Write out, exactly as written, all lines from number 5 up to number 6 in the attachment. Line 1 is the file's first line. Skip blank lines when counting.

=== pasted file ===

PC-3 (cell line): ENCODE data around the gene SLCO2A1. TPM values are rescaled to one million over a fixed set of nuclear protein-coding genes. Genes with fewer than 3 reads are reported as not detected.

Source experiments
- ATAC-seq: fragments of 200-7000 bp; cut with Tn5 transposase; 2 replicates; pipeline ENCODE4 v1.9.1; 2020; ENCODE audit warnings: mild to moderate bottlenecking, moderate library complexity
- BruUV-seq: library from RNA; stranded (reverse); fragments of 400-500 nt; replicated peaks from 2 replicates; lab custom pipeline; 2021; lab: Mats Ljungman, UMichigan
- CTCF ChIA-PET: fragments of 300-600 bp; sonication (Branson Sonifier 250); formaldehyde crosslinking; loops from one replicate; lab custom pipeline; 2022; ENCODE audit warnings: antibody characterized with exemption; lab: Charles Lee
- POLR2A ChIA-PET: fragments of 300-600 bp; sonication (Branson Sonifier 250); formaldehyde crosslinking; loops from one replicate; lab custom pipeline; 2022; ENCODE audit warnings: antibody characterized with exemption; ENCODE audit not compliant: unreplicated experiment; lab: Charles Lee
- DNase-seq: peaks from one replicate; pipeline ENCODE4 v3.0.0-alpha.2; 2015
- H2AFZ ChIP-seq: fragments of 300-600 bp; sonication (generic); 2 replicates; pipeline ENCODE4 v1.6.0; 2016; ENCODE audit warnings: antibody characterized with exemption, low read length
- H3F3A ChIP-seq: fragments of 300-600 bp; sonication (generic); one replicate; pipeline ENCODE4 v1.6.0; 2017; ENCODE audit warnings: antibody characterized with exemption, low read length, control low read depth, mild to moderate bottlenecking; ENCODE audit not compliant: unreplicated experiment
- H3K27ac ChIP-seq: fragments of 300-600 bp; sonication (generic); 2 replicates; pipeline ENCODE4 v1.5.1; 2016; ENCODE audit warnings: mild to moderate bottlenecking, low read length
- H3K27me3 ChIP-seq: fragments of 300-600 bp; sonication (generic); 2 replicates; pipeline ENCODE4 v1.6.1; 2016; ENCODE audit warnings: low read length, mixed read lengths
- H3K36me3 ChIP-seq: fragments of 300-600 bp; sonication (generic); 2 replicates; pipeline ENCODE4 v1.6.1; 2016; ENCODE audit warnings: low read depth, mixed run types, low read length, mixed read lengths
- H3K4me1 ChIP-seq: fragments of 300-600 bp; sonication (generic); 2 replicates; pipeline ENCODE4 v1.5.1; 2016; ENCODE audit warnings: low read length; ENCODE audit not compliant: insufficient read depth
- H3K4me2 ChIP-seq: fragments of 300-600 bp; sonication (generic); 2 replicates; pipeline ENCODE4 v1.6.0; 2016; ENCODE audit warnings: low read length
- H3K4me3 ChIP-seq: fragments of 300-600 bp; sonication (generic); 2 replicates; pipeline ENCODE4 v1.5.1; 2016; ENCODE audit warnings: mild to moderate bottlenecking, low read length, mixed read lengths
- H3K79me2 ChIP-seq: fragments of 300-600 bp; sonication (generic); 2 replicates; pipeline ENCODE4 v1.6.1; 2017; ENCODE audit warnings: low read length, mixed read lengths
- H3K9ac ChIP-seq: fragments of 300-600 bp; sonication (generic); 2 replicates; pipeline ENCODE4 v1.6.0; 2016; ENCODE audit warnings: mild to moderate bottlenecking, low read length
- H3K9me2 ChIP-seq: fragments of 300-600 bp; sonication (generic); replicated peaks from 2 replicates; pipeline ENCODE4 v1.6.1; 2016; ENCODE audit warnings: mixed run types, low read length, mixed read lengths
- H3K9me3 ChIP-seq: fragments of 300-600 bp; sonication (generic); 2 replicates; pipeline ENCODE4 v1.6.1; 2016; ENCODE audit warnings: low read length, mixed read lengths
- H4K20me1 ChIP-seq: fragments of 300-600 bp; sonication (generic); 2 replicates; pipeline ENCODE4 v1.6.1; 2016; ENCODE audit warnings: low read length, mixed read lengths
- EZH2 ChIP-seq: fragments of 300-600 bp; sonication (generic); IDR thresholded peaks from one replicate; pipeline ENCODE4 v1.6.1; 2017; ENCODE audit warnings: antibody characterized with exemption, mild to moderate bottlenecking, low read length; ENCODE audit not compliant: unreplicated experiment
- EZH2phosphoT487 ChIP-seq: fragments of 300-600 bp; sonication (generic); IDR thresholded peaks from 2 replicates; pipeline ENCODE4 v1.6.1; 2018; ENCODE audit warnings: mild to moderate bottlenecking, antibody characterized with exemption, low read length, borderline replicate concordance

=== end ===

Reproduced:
- CTCF ChIA-PET: fragments of 300-600 bp; sonication (Branson Sonifier 250); formaldehyde crosslinking; loops from one replicate; lab custom pipeline; 2022; ENCODE audit warnings: antibody characterized with exemption; lab: Charles Lee
- POLR2A ChIA-PET: fragments of 300-600 bp; sonication (Branson Sonifier 250); formaldehyde crosslinking; loops from one replicate; lab custom pipeline; 2022; ENCODE audit warnings: antibody characterized with exemption; ENCODE audit not compliant: unreplicated experiment; lab: Charles Lee